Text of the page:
Q & A

Frequently Asked Questions

Q & A with Henry Turner

I was fascinated by the question of what a kid like Billy Zeets would have to do to gain the respect of his community. Billy lives on the fringe of a neighborhood where most of the neighbors ascribe to a certain social code – the parents are rich professionals, the kids go to private schools, etc. etc. It’s a code which Billy, as a working-class, poor kid, can’t ever adapt to. To make matters worse, he’s wrecked his reputation by hundreds of petty crimes and vandalisms. I wondered what it would take for these neighbors, who judge him and his family so harshly, to do a complete 180, so that when they look at him their jaws simply drop in awe.

I knew a number of kids who talked like Billy – it’s a certain manner of speech in Baltimore, where I grew up. I felt it was necessary because it shows that Billy's not afraid to use his own voice, even if it makes him seem different. I mean different in just the same way we all are: he’s himself. I thought the more himself he was, the more he might be like everybody else. The logic of that might sound a little funny, but I think it’s true.

For the intensity. The story had to test Billy, forcing him into a situation where pressure comes at him from all sides – his family, friends, the police – and the killer. All his choices had to finally add up to No Choice. Only then would he be pushed into making the decisions that define who he is.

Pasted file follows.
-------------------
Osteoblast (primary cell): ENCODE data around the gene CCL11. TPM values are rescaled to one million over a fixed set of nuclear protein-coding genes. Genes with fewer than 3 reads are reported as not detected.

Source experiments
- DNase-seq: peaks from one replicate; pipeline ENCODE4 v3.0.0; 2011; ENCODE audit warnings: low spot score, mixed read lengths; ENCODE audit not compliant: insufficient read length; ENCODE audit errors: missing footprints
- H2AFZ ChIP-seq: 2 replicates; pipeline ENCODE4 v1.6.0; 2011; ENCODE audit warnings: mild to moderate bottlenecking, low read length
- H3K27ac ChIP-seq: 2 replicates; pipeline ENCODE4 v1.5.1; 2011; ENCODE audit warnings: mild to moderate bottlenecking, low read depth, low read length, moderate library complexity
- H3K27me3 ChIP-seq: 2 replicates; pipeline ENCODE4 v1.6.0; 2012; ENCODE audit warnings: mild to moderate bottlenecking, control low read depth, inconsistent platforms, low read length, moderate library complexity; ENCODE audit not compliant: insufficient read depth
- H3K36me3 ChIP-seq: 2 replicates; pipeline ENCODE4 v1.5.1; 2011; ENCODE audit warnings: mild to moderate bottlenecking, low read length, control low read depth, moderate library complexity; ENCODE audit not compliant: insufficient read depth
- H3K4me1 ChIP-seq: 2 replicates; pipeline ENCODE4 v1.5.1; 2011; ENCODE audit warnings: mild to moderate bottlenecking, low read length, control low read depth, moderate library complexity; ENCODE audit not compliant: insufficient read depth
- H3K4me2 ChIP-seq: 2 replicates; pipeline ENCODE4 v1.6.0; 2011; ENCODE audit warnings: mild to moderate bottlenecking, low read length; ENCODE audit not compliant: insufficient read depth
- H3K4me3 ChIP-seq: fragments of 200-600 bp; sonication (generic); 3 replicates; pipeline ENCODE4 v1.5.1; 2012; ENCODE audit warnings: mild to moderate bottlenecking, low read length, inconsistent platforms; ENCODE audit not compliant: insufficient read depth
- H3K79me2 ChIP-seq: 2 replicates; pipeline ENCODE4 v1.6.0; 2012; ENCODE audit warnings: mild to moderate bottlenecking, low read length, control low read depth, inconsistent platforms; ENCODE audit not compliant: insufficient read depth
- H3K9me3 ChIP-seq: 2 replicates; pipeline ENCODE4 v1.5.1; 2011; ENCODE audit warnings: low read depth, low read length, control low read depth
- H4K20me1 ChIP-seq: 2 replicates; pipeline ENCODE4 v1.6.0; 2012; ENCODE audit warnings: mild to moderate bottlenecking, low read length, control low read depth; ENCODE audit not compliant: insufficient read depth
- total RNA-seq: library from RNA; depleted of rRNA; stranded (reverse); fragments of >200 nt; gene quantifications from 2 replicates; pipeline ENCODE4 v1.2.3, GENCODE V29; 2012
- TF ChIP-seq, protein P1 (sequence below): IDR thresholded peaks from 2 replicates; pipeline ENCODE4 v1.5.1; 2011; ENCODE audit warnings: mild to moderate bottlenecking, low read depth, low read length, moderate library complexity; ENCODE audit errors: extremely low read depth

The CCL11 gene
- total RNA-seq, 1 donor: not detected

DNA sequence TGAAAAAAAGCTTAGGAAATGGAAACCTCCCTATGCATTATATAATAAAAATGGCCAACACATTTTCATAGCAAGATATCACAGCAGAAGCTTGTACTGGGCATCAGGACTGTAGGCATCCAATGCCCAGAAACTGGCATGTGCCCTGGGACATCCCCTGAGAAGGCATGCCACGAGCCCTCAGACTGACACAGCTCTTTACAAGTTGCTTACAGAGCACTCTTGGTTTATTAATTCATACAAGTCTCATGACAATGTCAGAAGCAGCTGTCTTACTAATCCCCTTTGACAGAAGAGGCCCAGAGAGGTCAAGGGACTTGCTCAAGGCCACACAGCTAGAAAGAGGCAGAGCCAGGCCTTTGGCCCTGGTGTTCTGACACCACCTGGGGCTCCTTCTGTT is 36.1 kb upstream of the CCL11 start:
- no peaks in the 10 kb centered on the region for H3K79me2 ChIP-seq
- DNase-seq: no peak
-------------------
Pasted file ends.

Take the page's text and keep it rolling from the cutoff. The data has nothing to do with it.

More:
Yes - he makes a cameo in the novel I’m currently writing.

It’s about Billy’s friend Sam Tate, who takes his first solo trip to a beach town to find a missing friend, whom he discovers has become mixed up in a crime. It’s a detective story that pivots between Sam trying to discover the whereabouts of his friend, and his observing the ways in which the people he meets during his search have adapted to life – examples that inform and change how he will approach his own future.

Yes - about their neighborhood, which I call Ivy Hill. I have other books in mind about different people, different places. Even different times and different worlds. But I love Ivy Hill and all the characters living in it, and I don’t intend to stop writing about them anytime soon.